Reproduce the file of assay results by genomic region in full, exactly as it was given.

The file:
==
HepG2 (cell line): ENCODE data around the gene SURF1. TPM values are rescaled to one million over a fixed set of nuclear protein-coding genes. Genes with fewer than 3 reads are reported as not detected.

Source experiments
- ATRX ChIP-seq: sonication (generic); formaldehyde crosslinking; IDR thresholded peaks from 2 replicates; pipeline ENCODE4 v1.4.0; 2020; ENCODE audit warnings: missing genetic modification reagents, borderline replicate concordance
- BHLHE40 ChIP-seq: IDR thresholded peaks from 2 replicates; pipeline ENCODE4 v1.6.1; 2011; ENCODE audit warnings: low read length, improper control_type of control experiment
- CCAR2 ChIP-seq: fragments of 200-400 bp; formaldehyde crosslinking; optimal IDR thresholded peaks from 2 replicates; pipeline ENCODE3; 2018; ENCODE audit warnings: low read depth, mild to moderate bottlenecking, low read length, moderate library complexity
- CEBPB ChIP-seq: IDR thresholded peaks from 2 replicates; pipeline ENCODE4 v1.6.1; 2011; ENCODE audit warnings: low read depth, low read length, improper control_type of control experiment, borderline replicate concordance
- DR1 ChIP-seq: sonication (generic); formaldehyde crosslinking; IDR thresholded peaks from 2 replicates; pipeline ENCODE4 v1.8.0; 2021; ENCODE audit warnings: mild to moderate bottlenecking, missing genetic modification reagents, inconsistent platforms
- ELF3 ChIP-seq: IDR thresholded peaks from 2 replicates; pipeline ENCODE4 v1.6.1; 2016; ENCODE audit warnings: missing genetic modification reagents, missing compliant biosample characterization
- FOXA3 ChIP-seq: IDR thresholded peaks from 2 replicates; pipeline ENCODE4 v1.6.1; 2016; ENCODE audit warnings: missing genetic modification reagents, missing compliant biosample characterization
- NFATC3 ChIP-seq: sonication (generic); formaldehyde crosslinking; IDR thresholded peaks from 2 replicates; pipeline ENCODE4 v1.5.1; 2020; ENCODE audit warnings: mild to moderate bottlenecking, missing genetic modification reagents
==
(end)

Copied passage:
HepG2 (cell line): ENCODE data around the gene SURF1. TPM values are rescaled to one million over a fixed set of nuclear protein-coding genes. Genes with fewer than 3 reads are reported as not detected.

Source experiments
- ATRX ChIP-seq: sonication (generic); formaldehyde crosslinking; IDR thresholded peaks from 2 replicates; pipeline ENCODE4 v1.4.0; 2020; ENCODE audit warnings: missing genetic modification reagents, borderline replicate concordance
- BHLHE40 ChIP-seq: IDR thresholded peaks from 2 replicates; pipeline ENCODE4 v1.6.1; 2011; ENCODE audit warnings: low read length, improper control_type of control experiment
- CCAR2 ChIP-seq: fragments of 200-400 bp; formaldehyde crosslinking; optimal IDR thresholded peaks from 2 replicates; pipeline ENCODE3; 2018; ENCODE audit warnings: low read depth, mild to moderate bottlenecking, low read length, moderate library complexity
- CEBPB ChIP-seq: IDR thresholded peaks from 2 replicates; pipeline ENCODE4 v1.6.1; 2011; ENCODE audit warnings: low read depth, low read length, improper control_type of control experiment, borderline replicate concordance
- DR1 ChIP-seq: sonication (generic); formaldehyde crosslinking; IDR thresholded peaks from 2 replicates; pipeline ENCODE4 v1.8.0; 2021; ENCODE audit warnings: mild to moderate bottlenecking, missing genetic modification reagents, inconsistent platforms
- ELF3 ChIP-seq: IDR thresholded peaks from 2 replicates; pipeline ENCODE4 v1.6.1; 2016; ENCODE audit warnings: missing genetic modification reagents, missing compliant biosample characterization
- FOXA3 ChIP-seq: IDR thresholded peaks from 2 replicates; pipeline ENCODE4 v1.6.1; 2016; ENCODE audit warnings: missing genetic modification reagents, missing compliant biosample characterization
- NFATC3 ChIP-seq: sonication (generic); formaldehyde crosslinking; IDR thresholded peaks from 2 replicates; pipeline ENCODE4 v1.5.1; 2020; ENCODE audit warnings: mild to moderate bottlenecking, missing genetic modification reagents